Reprayer Man

trees

He looked up and said, “I see people; they look like trees walking around.” (Mark 8:24)

Call it the “wonder blunder,” “God’s goof,” or “botch and pray.” For my money it’s the strangest incident in the generally enigmatic life of the Son of Man. Found in the Gospel of Mark, it’s casually referred to as “The Healing of a Blind Man at Bethsaida.” It probably should have been called, “Jesus the Reprayer Man.”

Here’s the deal: A blind man is brought to Jesus who spits on his eyes and put his hands on him. Jesus asks, “Do you see anything?” The guy says, “I see people, but they look like trees walking around.” Jesus put his hands on the man’s eyes again and adjusts the miracle a bit. Voilà! 20/20 vision!

The spit-in-the-eye method (hack-n-hurl healing) is definitely funky, but it’s one of Jesus’ favorite shticks and falls within his renegade persona. I’m guessing that the spit thing is more of an artistic statement than anything, a kind of aesthetic signature Jesus adds to the miracle to give it that certain savoir-faire. (When he’s inspired to do some sculpting he adds a little dirt to make mud.) Anyway, so far so cool.

But what is totally whacked is that Jesus has to try twice before he gets it right. Excuse me? Jesus, the incarnation of the omnipotent God, screws up the first time? He has to do a miracle do-over? Holy spit, Batman! Mission Control, we’ve got a problem.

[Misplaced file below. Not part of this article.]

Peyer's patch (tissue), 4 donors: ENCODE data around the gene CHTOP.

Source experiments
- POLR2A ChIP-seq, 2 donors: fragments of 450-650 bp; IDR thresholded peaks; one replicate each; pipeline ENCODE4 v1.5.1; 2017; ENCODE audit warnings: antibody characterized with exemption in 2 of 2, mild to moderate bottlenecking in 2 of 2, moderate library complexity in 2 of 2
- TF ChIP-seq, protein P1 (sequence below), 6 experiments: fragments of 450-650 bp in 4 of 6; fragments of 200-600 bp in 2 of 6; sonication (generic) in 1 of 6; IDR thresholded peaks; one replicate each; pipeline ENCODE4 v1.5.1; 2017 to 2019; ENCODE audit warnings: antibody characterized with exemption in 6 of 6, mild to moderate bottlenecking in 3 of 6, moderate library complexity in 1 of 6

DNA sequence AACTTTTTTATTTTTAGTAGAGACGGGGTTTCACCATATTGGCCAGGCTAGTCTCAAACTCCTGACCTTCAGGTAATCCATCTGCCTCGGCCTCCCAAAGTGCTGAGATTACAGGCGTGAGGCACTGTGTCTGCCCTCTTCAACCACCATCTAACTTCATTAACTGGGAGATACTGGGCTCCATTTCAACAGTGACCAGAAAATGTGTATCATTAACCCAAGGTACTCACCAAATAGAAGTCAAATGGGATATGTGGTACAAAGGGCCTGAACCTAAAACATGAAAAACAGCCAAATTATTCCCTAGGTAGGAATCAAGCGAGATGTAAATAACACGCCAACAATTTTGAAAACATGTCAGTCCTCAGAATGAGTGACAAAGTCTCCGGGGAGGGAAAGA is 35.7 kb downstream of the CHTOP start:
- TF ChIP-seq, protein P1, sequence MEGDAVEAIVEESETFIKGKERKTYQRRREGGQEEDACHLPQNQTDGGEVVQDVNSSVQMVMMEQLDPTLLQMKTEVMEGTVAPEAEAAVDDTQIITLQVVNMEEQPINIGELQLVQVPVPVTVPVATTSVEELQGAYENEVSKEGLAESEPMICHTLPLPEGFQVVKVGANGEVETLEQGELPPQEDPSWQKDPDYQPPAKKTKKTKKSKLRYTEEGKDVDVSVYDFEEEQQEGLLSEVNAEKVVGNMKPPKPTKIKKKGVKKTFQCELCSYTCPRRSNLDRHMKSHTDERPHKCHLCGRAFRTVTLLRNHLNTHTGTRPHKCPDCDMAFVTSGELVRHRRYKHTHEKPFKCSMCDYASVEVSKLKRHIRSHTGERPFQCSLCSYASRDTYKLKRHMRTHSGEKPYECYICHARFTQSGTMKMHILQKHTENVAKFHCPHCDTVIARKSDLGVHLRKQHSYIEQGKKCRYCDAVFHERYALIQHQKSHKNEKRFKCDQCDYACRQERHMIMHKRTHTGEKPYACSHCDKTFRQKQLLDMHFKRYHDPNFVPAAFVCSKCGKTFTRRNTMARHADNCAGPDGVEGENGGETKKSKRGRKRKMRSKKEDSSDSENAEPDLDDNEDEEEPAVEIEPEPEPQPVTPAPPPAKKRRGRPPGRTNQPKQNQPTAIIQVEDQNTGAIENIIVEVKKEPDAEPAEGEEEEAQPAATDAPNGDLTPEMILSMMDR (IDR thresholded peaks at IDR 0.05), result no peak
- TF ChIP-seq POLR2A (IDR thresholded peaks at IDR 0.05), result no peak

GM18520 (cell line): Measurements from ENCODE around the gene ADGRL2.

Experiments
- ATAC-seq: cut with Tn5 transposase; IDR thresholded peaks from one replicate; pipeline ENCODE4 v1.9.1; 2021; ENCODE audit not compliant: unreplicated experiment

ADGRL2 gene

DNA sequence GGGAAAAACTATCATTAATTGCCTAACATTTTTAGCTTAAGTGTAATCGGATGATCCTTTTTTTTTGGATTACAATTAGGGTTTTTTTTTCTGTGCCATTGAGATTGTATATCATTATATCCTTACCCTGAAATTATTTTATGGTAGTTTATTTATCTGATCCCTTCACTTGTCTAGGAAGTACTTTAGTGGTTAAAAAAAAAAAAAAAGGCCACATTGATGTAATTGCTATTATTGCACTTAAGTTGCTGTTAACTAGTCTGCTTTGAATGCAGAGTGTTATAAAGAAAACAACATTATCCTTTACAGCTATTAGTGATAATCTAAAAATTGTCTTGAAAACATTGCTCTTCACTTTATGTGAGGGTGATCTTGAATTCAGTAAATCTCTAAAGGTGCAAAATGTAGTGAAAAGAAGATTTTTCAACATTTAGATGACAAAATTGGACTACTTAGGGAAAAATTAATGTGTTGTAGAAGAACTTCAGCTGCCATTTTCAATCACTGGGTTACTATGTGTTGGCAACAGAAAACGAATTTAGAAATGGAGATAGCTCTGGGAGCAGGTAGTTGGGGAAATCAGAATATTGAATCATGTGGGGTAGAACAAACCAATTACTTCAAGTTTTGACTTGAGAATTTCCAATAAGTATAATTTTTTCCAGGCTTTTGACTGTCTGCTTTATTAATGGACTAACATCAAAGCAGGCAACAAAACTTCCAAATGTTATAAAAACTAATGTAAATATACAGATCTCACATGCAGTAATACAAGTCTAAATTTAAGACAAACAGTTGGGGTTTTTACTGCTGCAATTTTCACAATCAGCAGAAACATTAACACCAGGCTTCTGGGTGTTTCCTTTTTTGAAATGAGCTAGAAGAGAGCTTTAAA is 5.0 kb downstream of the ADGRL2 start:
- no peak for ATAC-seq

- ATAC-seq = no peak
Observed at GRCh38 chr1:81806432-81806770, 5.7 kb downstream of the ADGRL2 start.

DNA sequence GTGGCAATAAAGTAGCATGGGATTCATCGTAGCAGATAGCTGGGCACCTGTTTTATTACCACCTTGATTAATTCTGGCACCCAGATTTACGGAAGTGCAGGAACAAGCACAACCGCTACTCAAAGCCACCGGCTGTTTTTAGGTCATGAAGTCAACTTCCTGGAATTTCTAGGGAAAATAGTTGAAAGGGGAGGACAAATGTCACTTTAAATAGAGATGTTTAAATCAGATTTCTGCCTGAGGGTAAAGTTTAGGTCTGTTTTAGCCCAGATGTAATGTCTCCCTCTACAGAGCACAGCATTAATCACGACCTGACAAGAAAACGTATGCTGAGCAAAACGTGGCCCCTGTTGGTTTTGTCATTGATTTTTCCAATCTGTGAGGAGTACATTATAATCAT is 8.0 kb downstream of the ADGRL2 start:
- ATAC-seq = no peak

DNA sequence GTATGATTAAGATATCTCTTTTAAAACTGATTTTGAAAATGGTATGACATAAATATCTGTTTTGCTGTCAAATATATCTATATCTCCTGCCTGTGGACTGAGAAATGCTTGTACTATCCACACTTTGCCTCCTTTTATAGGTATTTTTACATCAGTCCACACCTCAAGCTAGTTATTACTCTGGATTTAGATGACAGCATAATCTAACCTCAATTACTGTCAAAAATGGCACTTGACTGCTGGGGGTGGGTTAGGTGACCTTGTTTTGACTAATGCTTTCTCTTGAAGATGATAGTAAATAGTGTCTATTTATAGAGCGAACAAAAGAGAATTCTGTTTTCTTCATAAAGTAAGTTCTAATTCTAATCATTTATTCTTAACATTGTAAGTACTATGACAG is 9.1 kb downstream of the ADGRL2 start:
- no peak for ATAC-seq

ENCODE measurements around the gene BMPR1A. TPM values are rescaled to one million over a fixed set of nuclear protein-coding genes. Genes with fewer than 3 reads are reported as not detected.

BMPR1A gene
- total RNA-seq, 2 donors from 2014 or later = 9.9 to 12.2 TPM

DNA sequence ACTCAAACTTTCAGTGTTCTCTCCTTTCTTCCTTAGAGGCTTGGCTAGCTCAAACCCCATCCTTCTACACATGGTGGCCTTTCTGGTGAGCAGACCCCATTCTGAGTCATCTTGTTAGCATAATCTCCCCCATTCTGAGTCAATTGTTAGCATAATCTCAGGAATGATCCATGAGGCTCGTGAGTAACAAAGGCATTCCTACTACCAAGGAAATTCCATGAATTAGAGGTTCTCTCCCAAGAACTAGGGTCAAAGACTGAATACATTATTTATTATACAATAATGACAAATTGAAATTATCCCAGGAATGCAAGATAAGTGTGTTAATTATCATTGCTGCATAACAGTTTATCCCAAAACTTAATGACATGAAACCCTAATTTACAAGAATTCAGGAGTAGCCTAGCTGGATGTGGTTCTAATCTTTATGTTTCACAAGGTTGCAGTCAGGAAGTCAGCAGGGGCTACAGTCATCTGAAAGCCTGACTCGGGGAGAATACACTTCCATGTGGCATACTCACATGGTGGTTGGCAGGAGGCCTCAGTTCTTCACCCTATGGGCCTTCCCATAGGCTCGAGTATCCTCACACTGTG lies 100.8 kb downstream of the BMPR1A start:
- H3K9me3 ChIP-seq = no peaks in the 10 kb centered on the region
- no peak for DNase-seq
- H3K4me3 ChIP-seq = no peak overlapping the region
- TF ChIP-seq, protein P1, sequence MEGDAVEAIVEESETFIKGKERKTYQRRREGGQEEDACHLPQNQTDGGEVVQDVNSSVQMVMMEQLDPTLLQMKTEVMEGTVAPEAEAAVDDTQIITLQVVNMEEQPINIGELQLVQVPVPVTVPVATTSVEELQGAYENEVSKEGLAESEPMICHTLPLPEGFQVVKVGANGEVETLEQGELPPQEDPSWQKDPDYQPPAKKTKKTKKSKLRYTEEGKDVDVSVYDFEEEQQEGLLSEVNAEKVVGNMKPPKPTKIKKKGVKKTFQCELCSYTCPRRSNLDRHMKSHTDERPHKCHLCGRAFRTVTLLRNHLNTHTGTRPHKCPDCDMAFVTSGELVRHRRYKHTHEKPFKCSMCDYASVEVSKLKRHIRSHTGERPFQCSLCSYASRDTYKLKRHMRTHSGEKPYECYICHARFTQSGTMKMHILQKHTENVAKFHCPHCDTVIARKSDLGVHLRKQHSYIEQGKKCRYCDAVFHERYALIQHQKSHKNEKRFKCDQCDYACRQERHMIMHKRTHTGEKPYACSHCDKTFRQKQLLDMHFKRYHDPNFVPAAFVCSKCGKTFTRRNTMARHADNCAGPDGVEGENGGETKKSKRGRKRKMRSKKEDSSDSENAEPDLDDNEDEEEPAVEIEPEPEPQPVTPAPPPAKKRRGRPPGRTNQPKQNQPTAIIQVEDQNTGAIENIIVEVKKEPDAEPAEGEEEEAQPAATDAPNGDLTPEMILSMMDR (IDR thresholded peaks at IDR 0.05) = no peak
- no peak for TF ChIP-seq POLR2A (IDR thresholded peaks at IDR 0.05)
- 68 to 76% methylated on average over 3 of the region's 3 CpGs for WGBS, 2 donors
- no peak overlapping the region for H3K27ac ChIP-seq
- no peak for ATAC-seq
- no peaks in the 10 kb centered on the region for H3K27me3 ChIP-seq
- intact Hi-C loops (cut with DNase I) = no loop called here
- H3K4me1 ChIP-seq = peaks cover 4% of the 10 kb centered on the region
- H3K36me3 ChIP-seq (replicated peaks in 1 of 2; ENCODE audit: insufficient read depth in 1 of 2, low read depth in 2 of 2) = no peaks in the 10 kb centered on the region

Okay. Here are three options:

1) Jesus does it on purpose. But why? To illustrate something? Like what? To err is human? If at first you don’t succeed try, try again? Lame. Let’s call this the Pee Wee Herman “I meant to do that” theory. It doesn’t work here for me at all. In every other case Jesus makes his point by success, not by messing up.

2) Blame the blind guy. His faith is weak, right? Shoot, even the venerable International Bible Commentary (F.F. Bruce) suggests this as a possibility. Talk about kicking somebody when he’s down. Besides, the blind dude eventually gets healed anyway, so his faith isn’t really at issue here. Still, it takes Jesus two tries to pull it off. The blame-the-blind-guy approach explains nothing, except maybe why he couldn’t parallel park a donkey.

3) Jesus screws up. I know you don’t like this one, but it sure accounts for the textual evidence. Maybe the Son of Man is on a learning curve on his way to qualify as the savior (He 5:9)? If we take the Gospel stories at face value, Jesus doesn’t always seem to know everything he needs to know; he has to find out. Sometimes he simply asks. With the blind guy, he learns from experience.

Maybe that’s why Jesus sends the formerly blind guy home, saying, “Don’t go into the village” and blab about this thing. Maybe Jesus wasn’t ready for prime time. Maybe he was still practicing?

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